Drug addiction and abuse is a global problem that produces a significant strain on healthcare systems and the lives of individuals and their families. Repeated exposure to drugs of abuse alters the function of the nervous system and produce states that encourage continued drug use. These alterations occur at multiple levels of the nervous system, including functional changes within the brain's reward circuit. One region of this system known to be important in mediating the rewarding aspects of drugs of abuse and many of the animal behavioral consequences of repeated drug exposure is the Nucleus Accumbens (NAc). Epigenetic changes are mediated in part by enzymes such as class IIa histone deacetylases (HDACs) that can produce long lasting experience-dependent changes in the level of gene transcription and thusly protein expression. Class IIa HDACs have been previously implicated in drug reward and associated behaviors mediated by the NAc. Understanding the role of HDACs'regulation in the control of drug related behavior could identify pathways that contribute to addiction. These mechanisms will be future targets for pharmacotherapies to treat addiction and improve abstinence. HDAC4 is a member of the Class IIa family previously implicated in drug-related behaviors via its transcriptional regulation activty in the NAc. Previous research has shown that over-expression of HDAC4 in the NAc can oppose cocaine's rewarding effects. When localized to the nucleus, Class IIa HDACs repress the transcription of a number of genes, including those known to be important for responses to psychostimulants. This activity is disrupted when Class IIa HDACs are translocated to the cytoplasm. The phosphorylation state of Class IIa HDACs governs their nucleo-cytoplasmic localization and cocaine has been shown to alter the phosphorylation and localization of the closely related HDAC5. It is still unknown how cocaine impacts HDAC4 phosphorylation and localization and what effect HDAC4 localization has on the rewarding effects of cocaine. This proposal will identify the effect of chronic or acute cocaine administration on the subcellular localization and phosphorylation state of HDAC4. Informed by these findings, mutant forms of HDAC4 that enhance specific localization patterns will be generated and characterized. These mutant forms will then be used, along with conditional knockout of HDAC4, to probe the role of HDAC4 expression and localization on cocaine reward. These experiments will address the gap in our knowledge of the regulation, localization, and role in reward of HDAC4. Understanding how HDAC4's localization is affected by cocaine and how it's activity affects cocaine reward is only the start in a series of promising studies into the role of this molecule in cocaine addiction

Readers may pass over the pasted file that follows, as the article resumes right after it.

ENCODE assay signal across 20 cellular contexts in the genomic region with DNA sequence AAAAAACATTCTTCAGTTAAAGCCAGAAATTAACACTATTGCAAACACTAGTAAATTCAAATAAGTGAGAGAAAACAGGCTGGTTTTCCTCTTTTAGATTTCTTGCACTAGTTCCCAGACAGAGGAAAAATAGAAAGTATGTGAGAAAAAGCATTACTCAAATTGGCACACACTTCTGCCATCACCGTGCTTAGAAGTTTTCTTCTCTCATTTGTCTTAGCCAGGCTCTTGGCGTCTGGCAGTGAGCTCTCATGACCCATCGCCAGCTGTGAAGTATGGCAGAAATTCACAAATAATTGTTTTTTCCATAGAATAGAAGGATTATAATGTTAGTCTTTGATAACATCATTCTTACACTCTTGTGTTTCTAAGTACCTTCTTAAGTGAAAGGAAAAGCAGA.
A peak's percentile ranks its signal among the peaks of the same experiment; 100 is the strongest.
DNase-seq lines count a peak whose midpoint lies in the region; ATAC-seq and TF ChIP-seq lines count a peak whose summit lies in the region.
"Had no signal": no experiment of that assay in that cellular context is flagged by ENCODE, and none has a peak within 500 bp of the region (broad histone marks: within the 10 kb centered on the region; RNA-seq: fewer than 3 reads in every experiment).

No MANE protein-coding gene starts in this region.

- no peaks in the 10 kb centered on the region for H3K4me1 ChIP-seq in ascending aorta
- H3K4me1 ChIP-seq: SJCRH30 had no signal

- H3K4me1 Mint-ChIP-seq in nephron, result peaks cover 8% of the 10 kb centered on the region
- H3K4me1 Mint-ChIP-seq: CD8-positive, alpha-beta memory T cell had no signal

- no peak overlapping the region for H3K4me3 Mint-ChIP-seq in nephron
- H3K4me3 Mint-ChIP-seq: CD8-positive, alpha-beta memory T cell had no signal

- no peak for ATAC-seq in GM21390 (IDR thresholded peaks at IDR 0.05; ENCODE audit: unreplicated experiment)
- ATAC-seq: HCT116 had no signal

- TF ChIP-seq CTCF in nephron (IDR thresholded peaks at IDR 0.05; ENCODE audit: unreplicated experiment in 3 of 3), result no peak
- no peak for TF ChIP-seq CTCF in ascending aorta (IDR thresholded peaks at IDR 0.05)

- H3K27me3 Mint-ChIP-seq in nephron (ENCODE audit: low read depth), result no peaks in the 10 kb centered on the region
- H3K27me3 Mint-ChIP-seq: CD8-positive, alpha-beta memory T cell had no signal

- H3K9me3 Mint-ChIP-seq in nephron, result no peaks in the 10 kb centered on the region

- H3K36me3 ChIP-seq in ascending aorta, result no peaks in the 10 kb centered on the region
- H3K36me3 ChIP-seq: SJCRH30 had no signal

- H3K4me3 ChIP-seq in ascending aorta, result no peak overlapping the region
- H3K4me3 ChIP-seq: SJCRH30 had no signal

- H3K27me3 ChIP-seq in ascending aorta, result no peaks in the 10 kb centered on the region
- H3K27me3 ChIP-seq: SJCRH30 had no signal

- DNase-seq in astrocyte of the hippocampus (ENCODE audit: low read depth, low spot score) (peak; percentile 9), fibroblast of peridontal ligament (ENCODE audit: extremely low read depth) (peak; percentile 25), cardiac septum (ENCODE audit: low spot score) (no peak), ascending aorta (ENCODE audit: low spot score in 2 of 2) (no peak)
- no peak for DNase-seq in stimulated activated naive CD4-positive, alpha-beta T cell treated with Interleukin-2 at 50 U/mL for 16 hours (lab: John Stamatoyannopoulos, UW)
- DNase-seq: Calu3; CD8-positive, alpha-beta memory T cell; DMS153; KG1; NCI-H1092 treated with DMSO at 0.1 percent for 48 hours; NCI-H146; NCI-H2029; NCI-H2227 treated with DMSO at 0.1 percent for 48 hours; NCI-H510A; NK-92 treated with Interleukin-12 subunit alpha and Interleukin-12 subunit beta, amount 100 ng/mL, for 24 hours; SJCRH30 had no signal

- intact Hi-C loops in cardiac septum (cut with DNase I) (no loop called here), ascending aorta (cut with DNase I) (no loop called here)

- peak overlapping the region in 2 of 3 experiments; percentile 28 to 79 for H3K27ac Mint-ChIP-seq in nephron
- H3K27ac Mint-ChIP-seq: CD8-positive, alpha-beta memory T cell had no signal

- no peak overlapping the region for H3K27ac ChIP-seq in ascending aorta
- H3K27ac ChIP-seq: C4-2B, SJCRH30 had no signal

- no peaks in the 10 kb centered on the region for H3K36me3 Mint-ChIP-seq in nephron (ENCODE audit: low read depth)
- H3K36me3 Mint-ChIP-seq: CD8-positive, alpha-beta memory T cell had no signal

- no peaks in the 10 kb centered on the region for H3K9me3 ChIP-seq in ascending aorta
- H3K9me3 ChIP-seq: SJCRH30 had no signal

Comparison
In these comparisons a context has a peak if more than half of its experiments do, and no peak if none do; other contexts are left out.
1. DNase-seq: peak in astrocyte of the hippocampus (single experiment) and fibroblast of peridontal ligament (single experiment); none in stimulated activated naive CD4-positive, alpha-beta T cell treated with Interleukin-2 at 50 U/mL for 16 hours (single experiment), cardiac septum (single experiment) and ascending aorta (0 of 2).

Public Health Relevance

Drug addiction represents a significant cost to families and society and users continue to be vulnerable to relapse long after their last drug experience. Understanding the mechanisms that control addiction will provide targets for future interventions to aide addicts in their abstinence from drug use. This proposal aims to elucidate the role of a candidate molecule that may mediate long lasting changes produced by cocaine exposure using a rodent model of addiction.

National Institute of Health (NIH)
Postdoctoral Individual National Research Service Award (F32)
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Special Emphasis Panel (ZRG1)
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Babecki, Beth
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Mclean Hospital
United States
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